Continue reading Food for Thought // Caley Falcocchia

Discovering Fire // Olivia DeGraca

 

You are a caveman.  For years, you have traveled around, eating plants, living your life the way you know how, the way you learned by watching others. You have never thought to question it or change the way you live. You take what knowledge you are given and do not search for anything outside of that. Until one day. While attempting to entertain yourself by hitting two sticks together and making them echo in your cave as you usually do, you decide to rub the sticks together instead. It makes a different noise, one you’ve never heard before. Woah. Continue reading Discovering Fire // Olivia DeGraca

Can’t Keep My Thoughts to Myself // Emma Carpenter

I was uncomfortable from the minute I walked into “Critical Thinking and Writing” at 5:25pm on a Monday–the first day of my college career. I was uncomfortable being in a new state, surrounded by new people who had new interests and perceptions of what was “in” and what wasn’t. I grew even more uncomfortable when my teacher was late and one of my classmates insisted we all get in a circle and chat. That was not me. I was also very intimidated by the idea of critically thinking and thinking for myself. I had become very good at keeping quiet and reading the classroom and then reiterating exactly what I knew the teacher wanted to hear on whatever assessment came up. In fact, if I was directly asked my thoughts on something I would mutter an “I don’t know” and quickly divert my attention. Critical Thinking and Writing? This was not my cup of tea, to say the least.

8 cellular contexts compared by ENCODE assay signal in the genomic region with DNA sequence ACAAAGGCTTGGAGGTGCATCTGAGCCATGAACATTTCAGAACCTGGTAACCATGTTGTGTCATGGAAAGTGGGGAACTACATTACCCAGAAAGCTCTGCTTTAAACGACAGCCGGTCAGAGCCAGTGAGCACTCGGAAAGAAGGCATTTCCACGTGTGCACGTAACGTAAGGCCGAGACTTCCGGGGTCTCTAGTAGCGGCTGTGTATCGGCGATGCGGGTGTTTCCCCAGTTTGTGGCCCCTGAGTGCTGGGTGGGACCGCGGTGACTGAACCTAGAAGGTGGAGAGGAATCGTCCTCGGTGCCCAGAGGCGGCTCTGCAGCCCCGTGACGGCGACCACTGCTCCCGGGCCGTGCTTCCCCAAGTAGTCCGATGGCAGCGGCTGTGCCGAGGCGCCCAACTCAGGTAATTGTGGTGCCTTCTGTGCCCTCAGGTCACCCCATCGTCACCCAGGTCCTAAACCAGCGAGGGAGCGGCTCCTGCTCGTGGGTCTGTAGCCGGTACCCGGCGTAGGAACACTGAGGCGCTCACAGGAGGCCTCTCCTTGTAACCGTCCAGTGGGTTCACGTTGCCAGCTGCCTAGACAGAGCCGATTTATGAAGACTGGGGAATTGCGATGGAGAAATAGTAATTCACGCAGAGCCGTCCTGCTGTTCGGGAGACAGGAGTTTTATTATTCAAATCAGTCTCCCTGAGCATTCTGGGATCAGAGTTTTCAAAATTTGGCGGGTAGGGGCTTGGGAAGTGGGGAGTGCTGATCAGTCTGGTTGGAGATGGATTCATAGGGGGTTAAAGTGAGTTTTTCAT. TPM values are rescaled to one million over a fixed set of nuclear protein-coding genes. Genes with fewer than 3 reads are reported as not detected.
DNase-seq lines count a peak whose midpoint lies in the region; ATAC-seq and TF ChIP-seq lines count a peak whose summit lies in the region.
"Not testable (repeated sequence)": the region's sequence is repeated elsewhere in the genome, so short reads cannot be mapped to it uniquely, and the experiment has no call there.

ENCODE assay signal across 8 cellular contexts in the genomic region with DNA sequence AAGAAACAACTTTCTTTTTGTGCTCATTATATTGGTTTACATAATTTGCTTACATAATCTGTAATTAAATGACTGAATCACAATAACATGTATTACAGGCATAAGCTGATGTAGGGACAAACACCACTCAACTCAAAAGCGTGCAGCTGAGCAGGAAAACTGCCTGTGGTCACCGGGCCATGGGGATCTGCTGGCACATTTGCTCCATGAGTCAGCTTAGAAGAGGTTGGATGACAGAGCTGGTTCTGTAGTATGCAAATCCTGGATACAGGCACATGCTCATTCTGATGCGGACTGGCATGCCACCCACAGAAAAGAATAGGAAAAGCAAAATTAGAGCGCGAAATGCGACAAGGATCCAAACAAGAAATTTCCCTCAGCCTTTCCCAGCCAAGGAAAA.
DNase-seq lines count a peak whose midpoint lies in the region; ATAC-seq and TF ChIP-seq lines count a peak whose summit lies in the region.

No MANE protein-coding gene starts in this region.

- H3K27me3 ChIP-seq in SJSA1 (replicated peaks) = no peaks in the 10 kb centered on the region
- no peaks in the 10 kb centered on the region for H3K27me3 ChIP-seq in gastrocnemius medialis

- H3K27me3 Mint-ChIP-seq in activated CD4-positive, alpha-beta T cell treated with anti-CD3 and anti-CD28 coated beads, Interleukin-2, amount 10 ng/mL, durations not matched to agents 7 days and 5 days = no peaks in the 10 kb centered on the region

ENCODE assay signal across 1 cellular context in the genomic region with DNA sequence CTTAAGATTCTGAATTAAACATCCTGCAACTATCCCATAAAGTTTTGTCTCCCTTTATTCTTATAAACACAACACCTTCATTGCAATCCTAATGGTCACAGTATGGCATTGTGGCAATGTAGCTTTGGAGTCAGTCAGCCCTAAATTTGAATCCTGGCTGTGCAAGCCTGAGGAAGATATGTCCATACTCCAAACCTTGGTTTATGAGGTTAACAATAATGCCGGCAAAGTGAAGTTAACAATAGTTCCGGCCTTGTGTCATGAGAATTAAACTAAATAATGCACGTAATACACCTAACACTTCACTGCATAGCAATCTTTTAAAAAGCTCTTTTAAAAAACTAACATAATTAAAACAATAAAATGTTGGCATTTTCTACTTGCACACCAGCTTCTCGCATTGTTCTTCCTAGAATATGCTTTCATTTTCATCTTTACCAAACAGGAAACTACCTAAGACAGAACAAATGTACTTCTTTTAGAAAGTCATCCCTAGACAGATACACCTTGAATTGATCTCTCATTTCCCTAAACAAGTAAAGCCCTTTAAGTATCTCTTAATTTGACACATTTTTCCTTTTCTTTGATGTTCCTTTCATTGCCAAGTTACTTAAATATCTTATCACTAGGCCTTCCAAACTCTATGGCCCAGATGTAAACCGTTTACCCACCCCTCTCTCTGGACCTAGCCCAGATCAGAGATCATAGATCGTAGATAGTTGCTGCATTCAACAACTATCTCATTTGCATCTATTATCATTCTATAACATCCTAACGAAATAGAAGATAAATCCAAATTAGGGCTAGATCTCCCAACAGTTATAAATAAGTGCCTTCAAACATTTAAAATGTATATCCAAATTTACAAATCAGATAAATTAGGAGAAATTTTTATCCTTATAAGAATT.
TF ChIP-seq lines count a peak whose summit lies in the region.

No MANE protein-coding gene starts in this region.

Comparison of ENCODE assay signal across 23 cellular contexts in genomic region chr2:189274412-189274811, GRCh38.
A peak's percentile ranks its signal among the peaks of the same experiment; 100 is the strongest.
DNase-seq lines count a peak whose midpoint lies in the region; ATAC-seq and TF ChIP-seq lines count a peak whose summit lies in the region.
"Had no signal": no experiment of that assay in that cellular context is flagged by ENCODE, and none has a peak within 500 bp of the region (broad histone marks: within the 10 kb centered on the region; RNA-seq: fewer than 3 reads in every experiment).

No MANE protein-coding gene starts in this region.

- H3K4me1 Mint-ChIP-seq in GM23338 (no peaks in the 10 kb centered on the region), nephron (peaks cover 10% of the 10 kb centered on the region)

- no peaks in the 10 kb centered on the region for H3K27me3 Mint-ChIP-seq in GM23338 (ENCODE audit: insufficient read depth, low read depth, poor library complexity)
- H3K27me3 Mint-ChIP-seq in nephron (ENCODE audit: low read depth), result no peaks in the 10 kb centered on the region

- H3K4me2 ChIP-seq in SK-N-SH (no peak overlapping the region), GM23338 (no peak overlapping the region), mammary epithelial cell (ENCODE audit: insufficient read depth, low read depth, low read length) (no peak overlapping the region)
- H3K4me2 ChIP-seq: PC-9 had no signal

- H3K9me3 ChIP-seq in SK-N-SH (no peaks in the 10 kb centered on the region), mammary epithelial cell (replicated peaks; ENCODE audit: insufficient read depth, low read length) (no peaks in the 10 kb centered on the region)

Continue reading Can’t Keep My Thoughts to Myself // Emma Carpenter

A-What?-Ness // Ana Maria Vidaurri

I’ll always remember my brother telling me “ignorance of a law is not an excuse to break the law.” This seemed really strange to me, as I wondered how everyone could possibly know every law in every city in every part of the world. I’ve come to realize that what my brother said to me those many years ago is true, not just in judicial hearings, but in everyday life.

So often people choose to do what is easiest for them. They choose to drive a car because it is easier than walking home. They choose to go to McDonalds because it is easier than picking up groceries at the supermarket and cooking a meal. And more often than not, they choose to ignore underlying problems when dealing with intense issues, such as animal cruelty, sustainability, and violence. However, it is crucial for one to educate themselves on important issues in order to gain greater understanding of a situation and generate a clear opinion.  Continue reading A-What?-Ness // Ana Maria Vidaurri

Sheltered // Amy Roat

I hope my parents don’t read this.
Santa Clara University has been the place where I can go to sleep as late as I want, eat and drink whatever I want, watch all the Netflix I want, be on my phone all I want and most importantly think however I want. These are all freedoms that I did not have before when I was living at home. The freedoms that college brought were for the most part counterproductive, but I have had to learn to work efficiently. At the beginning of the year, I struggled with time management, balancing my social and academic life, but for my class, Critical Thinking and Writing, this was not the case. Continue reading Sheltered // Amy Roat